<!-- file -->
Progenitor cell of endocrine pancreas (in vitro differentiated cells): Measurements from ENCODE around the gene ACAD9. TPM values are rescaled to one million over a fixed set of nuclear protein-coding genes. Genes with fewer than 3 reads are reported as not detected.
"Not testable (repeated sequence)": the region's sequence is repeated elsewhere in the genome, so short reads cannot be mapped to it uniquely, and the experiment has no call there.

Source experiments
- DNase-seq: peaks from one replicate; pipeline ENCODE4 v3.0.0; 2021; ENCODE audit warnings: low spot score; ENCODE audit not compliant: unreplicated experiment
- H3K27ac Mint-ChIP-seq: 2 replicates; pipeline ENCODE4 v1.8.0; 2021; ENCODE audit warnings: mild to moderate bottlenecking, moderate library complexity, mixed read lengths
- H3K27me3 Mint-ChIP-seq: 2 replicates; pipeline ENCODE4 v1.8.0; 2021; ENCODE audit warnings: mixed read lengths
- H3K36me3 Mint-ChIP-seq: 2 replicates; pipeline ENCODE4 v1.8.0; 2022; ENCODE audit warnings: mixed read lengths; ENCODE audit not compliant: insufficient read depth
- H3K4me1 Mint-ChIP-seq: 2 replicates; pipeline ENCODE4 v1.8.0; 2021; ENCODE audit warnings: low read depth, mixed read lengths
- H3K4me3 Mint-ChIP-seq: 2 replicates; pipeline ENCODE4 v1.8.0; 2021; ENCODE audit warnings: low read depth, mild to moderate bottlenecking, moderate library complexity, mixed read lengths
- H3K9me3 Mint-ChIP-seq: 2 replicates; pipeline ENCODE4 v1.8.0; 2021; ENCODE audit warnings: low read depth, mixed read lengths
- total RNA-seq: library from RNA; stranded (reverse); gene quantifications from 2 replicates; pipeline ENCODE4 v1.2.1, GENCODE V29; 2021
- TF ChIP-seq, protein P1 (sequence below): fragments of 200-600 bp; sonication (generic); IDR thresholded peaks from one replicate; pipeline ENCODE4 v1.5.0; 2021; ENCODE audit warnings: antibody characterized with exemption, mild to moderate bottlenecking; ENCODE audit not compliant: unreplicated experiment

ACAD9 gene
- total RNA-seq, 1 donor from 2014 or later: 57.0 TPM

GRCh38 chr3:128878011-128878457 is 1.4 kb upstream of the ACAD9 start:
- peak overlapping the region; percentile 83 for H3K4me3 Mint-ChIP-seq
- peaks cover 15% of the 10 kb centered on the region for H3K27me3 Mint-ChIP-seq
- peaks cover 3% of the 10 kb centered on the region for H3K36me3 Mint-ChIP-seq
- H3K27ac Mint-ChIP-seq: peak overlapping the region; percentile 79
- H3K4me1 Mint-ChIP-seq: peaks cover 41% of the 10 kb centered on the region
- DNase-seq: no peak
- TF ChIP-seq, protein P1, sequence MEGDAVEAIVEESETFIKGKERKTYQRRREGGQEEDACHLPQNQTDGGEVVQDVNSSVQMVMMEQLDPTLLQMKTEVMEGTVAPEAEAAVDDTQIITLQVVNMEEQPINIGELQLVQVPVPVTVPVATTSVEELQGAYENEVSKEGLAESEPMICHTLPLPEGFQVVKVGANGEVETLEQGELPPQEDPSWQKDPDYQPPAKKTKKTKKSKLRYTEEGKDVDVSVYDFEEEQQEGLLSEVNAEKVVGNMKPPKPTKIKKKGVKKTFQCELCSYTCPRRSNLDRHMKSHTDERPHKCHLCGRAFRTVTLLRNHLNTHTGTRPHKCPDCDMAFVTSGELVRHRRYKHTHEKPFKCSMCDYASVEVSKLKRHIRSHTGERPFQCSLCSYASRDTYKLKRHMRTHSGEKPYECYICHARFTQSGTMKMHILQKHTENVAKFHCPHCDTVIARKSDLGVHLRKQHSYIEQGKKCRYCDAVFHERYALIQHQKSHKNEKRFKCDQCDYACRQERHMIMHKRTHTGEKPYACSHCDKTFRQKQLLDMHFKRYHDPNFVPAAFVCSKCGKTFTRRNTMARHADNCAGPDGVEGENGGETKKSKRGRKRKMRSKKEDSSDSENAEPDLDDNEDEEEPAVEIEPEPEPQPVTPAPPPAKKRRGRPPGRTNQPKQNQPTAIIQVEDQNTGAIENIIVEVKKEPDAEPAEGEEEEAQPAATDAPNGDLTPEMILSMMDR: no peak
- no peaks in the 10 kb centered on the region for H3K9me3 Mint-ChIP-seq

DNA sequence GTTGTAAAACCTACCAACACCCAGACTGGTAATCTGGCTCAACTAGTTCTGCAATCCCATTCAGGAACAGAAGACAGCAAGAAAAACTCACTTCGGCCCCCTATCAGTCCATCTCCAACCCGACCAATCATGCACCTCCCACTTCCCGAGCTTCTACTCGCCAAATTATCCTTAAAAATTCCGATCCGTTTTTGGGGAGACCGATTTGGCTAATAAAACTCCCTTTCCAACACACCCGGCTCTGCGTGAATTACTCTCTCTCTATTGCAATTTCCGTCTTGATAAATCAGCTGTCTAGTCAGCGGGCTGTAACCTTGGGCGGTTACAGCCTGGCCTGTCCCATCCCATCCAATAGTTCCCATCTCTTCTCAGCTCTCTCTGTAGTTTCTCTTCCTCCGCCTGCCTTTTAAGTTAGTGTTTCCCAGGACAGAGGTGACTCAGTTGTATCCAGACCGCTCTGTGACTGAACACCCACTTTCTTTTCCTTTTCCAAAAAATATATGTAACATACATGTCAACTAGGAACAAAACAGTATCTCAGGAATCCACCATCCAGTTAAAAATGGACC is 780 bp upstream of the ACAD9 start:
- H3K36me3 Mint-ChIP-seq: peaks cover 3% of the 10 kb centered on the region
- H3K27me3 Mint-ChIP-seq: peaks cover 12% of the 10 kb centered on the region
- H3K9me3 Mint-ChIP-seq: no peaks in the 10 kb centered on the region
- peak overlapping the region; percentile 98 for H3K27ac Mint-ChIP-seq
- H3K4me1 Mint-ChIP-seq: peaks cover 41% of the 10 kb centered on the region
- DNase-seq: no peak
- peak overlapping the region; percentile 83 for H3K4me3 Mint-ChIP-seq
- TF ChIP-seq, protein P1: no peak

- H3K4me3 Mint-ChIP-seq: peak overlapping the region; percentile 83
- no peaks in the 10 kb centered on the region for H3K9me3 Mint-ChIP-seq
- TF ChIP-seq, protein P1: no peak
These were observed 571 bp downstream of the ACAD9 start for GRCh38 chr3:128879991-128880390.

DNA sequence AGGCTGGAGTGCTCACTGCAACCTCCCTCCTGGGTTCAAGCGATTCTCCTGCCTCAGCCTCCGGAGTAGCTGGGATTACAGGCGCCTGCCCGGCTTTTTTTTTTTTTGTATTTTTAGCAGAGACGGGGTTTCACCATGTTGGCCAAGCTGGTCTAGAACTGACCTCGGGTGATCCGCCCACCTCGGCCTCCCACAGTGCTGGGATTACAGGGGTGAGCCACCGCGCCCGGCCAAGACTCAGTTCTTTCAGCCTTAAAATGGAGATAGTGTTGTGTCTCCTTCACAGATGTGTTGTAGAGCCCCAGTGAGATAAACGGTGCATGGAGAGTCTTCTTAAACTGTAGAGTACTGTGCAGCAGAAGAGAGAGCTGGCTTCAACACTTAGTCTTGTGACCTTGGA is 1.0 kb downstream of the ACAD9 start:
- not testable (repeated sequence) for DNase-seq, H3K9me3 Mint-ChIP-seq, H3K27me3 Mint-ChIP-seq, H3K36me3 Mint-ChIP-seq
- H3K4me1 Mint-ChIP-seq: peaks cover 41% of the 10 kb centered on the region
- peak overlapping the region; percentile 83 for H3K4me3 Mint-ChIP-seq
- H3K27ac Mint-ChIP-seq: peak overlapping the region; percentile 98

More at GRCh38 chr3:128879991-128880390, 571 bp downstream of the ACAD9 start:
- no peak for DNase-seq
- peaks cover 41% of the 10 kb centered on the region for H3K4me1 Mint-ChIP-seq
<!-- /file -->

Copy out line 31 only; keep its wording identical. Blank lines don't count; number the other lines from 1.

- peak overlapping the region; percentile 83 for H3K4me3 Mint-ChIP-seq